Byron plans for roundabout

January 5, 2019

BYRON — Byron city officials plan to build a roundabout at the intersection of 10th Avenue and Seventh Street Northeast during the 2019 construction season.

When expanded about 15 years ago, 10th Avenue Northeast was used mostly by traffic going to the Somerby Golf Community and homes on the west side of the road. At the intersection with Seventh Street, traffic on the lightly traveled avenue was controlled with stop signs.

But in recent years, the addition of several subdivisions on the east side of 10th Avenue and the construction of a primary school have greatly increased the amount of traffic passing through the intersection.

Students from those subdivisions who walk to school have difficulty crossing 10th Avenue to get to both the intermediate and primary schools.

“After some discussion, and knowing how busy that intersection is, we figured something should be done,” council member Matt Brekke said.

Mike Dougherty, spokesman for the Minnesota Department of Transportation, said there are several advantages to using roundabouts to control intersections.

“Roundabouts force drivers to slow down as they prepare to enter the roundabout. They check the pedestrian crossing (which provides a single lane crossing with a safety island in the middle for pedestrians and bikes) and then they check the traffic to their left as they decide when to enter, yielding to traffic that’s already in the roundabout. A secondary benefit is better traffic flow, because you don’t need to wait when there is no traffic, you just slow and go.”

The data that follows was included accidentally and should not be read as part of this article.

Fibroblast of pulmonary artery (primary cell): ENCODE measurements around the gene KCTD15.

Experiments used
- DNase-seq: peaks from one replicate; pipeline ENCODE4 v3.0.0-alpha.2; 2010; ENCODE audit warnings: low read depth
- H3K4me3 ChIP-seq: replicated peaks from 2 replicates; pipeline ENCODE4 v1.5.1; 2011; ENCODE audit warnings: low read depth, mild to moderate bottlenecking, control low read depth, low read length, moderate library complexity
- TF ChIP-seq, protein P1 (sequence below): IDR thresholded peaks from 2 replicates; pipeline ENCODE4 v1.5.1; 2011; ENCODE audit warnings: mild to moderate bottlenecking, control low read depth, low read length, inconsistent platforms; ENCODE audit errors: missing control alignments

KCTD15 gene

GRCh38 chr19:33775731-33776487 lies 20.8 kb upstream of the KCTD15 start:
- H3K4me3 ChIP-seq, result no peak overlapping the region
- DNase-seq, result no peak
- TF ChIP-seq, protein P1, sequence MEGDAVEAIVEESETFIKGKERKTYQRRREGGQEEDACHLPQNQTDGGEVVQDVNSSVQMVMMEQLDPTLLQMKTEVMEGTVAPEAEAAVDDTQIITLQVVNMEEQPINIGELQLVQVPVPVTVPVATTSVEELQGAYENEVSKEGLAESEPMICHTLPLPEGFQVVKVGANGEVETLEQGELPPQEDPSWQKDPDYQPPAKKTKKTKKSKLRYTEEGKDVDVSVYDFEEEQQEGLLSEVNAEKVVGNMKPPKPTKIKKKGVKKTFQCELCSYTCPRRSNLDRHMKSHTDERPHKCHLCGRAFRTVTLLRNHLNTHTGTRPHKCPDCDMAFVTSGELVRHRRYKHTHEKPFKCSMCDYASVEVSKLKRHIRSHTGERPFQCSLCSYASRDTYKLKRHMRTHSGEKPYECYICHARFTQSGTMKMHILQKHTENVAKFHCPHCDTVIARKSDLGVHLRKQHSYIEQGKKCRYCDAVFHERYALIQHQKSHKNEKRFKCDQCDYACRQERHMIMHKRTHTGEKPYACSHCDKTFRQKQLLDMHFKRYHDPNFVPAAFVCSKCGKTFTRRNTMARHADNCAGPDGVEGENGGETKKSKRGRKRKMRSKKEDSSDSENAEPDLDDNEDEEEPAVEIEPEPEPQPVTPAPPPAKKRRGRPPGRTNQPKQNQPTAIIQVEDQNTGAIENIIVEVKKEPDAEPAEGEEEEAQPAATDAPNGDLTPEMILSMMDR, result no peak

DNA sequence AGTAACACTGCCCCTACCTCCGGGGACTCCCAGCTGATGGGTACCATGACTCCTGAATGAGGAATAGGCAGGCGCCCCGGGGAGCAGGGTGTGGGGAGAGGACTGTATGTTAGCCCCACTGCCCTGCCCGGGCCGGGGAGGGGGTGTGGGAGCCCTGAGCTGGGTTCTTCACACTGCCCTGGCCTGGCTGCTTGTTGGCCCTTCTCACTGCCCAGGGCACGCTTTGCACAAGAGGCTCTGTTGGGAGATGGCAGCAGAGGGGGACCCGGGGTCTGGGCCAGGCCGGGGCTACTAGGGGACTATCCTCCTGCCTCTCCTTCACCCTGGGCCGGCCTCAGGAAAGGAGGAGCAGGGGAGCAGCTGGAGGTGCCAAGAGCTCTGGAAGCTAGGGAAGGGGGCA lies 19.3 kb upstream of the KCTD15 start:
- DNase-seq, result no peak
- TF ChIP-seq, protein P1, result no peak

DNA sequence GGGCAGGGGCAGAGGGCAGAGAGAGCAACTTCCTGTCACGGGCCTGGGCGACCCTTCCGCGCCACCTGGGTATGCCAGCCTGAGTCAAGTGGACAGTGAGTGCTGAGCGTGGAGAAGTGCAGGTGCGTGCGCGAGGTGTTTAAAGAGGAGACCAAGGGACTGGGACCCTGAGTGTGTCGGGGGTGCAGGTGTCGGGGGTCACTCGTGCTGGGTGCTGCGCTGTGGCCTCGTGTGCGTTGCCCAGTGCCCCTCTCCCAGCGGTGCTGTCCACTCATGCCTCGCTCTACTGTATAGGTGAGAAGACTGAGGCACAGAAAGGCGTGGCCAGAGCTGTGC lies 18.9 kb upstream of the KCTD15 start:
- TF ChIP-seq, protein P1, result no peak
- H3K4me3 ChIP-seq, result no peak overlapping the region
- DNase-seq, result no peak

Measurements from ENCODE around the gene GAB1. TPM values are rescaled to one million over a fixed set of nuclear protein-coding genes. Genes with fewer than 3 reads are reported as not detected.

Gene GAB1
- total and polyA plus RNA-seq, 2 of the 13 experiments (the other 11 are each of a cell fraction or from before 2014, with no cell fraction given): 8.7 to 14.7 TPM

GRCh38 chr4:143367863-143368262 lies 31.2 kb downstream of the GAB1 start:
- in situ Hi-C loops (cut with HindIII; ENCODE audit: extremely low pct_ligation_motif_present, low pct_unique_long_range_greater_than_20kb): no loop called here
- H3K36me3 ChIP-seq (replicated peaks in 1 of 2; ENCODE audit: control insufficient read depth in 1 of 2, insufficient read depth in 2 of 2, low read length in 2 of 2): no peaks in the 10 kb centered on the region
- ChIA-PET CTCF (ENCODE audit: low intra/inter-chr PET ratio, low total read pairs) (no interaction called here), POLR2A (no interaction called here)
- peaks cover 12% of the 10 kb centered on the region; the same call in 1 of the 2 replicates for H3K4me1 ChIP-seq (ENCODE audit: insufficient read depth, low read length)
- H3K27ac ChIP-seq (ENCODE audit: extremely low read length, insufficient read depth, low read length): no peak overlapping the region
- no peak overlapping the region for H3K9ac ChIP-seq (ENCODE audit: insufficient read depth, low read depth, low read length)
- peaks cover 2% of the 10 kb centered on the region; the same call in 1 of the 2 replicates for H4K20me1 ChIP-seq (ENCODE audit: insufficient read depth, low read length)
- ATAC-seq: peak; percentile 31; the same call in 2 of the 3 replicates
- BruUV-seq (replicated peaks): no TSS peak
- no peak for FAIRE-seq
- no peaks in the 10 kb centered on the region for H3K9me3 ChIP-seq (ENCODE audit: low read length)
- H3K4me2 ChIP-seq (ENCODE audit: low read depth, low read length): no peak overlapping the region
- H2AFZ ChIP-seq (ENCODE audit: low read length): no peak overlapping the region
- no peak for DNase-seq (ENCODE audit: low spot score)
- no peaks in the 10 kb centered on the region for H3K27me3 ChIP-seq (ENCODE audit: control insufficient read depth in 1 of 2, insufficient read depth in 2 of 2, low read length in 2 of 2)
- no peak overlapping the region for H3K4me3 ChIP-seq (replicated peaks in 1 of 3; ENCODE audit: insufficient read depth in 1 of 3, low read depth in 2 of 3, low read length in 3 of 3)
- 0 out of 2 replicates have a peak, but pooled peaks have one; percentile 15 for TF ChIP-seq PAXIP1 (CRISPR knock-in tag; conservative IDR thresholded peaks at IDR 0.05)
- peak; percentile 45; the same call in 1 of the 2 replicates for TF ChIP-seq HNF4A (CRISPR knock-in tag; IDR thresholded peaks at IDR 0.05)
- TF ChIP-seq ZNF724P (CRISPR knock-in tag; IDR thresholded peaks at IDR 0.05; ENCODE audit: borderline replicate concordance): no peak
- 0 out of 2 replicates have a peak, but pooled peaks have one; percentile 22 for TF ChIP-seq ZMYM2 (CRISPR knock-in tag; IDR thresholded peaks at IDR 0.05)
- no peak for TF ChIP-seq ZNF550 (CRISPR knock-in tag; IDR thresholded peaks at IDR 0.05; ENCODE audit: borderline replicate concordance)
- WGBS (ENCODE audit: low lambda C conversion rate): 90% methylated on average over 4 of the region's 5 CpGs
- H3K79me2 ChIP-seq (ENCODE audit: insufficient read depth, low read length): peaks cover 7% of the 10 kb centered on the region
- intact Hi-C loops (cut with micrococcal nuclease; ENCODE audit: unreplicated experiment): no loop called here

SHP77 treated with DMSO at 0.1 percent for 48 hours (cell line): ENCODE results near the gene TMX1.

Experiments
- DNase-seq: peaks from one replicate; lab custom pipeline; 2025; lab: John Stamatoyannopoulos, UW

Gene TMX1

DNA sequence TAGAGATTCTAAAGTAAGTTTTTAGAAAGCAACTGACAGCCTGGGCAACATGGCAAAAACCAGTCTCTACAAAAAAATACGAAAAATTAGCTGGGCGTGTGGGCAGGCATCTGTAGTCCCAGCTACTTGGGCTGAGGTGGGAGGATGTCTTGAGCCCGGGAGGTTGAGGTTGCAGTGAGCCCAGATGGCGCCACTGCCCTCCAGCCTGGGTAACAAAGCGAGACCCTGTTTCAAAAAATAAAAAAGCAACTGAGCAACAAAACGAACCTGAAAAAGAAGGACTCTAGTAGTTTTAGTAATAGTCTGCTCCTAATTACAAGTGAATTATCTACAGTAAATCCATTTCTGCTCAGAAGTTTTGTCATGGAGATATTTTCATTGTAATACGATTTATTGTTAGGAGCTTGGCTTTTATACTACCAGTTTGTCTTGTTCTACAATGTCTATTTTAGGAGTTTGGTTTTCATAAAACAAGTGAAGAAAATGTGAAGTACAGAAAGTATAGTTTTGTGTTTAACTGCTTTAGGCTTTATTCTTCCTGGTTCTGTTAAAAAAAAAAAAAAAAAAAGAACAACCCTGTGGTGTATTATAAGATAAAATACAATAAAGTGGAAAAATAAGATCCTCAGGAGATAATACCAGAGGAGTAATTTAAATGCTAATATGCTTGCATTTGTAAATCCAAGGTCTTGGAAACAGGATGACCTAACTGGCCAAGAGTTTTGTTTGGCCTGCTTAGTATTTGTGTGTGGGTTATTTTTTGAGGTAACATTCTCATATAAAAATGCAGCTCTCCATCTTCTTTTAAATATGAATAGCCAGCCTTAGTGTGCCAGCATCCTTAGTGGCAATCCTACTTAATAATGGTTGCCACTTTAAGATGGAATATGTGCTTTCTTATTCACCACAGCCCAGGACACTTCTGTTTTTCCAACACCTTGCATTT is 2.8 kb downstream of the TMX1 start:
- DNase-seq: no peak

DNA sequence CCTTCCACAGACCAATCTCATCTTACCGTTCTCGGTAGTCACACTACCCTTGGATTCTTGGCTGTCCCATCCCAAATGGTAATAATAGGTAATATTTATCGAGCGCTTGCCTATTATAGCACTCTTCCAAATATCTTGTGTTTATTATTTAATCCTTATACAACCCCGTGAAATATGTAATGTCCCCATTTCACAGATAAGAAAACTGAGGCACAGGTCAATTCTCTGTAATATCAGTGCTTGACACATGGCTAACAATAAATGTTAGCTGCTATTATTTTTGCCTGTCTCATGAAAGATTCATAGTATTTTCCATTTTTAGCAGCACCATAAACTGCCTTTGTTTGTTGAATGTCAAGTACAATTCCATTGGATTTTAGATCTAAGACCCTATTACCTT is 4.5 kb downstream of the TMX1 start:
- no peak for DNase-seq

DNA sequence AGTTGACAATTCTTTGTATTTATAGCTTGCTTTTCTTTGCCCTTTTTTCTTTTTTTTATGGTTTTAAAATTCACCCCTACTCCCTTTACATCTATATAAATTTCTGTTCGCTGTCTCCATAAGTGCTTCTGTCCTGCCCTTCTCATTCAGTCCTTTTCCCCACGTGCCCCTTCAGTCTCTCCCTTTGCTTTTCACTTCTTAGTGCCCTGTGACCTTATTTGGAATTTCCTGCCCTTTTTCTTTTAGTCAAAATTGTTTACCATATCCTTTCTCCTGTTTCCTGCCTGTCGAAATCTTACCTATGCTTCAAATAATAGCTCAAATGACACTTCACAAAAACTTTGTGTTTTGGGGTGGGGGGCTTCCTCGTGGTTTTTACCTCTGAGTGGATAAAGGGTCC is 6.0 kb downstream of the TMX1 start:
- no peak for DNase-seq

The city annexed Seventh Street Northeast from the county in 2016. It was formerly County Road 134.

The road qualifies for Minnesota State Aid for Local Transportation funding, which will be used to build the roundabout, City Administrator Mary Blair-Hoeft said.

During their December meeting, council members voted unanimously to hire city engineers WHKS to provide “design and bid engineering services” for the project. The estimated cost for the roundabout is $850,000.

Byron also has a roundabout at Frontage Road and 10th Avenue Northeast. That roundabout was completed in 2013.

There have been only two minor crashes at that roundabout, Olmsted County Sheriff’s Deputy Jay Clemens said, and both occurred on the same November day, “when road conditions were poor — snowing, blowing snow, and icy.”

A 2017 study by the state Department of Transportation found that roundabouts reduce the fatal crash rate at intersections by 86 percent and the serious injury crash rate by 83 percent.

“I know roundabouts are a love/hate solution, but with the positive feedback from the one on the Frontage Road and 10th, we went with that option,” Brekke said. “I think the growth of Byron will continue north and east, so this is a smart, safe project we need to do to limit accidents and traffic headaches.”

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